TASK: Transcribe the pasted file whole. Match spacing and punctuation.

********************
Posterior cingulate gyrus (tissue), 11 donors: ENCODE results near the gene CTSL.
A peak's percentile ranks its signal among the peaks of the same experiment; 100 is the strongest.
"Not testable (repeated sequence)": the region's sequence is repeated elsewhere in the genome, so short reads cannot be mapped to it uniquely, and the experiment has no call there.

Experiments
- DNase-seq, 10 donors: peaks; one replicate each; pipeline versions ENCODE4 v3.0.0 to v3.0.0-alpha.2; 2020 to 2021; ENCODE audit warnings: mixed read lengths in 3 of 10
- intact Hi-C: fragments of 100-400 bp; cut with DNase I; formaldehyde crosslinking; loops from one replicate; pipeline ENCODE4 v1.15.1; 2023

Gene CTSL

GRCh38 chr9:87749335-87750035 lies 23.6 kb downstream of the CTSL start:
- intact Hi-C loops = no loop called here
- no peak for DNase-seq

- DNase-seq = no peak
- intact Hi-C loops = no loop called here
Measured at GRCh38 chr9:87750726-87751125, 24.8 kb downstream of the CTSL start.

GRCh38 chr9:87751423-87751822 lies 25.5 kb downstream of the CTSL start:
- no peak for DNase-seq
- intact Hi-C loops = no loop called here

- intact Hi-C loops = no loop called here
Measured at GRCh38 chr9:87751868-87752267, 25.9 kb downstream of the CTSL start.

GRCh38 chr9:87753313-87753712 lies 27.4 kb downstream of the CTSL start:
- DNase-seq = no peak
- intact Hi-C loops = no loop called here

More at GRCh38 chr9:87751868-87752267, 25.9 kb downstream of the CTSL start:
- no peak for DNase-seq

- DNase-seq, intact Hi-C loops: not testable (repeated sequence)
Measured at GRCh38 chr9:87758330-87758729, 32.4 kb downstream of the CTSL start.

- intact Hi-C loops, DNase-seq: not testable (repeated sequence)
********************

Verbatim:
Posterior cingulate gyrus (tissue), 11 donors: ENCODE results near the gene CTSL.
A peak's percentile ranks its signal among the peaks of the same experiment; 100 is the strongest.
"Not testable (repeated sequence)": the region's sequence is repeated elsewhere in the genome, so short reads cannot be mapped to it uniquely, and the experiment has no call there.

Experiments
- DNase-seq, 10 donors: peaks; one replicate each; pipeline versions ENCODE4 v3.0.0 to v3.0.0-alpha.2; 2020 to 2021; ENCODE audit warnings: mixed read lengths in 3 of 10
- intact Hi-C: fragments of 100-400 bp; cut with DNase I; formaldehyde crosslinking; loops from one replicate; pipeline ENCODE4 v1.15.1; 2023

Gene CTSL

GRCh38 chr9:87749335-87750035 lies 23.6 kb downstream of the CTSL start:
- intact Hi-C loops = no loop called here
- no peak for DNase-seq

- DNase-seq = no peak
- intact Hi-C loops = no loop called here
Measured at GRCh38 chr9:87750726-87751125, 24.8 kb downstream of the CTSL start.

GRCh38 chr9:87751423-87751822 lies 25.5 kb downstream of the CTSL start:
- no peak for DNase-seq
- intact Hi-C loops = no loop called here

- intact Hi-C loops = no loop called here
Measured at GRCh38 chr9:87751868-87752267, 25.9 kb downstream of the CTSL start.

GRCh38 chr9:87753313-87753712 lies 27.4 kb downstream of the CTSL start:
- DNase-seq = no peak
- intact Hi-C loops = no loop called here

More at GRCh38 chr9:87751868-87752267, 25.9 kb downstream of the CTSL start:
- no peak for DNase-seq

- DNase-seq, intact Hi-C loops: not testable (repeated sequence)
Measured at GRCh38 chr9:87758330-87758729, 32.4 kb downstream of the CTSL start.

- intact Hi-C loops, DNase-seq: not testable (repeated sequence)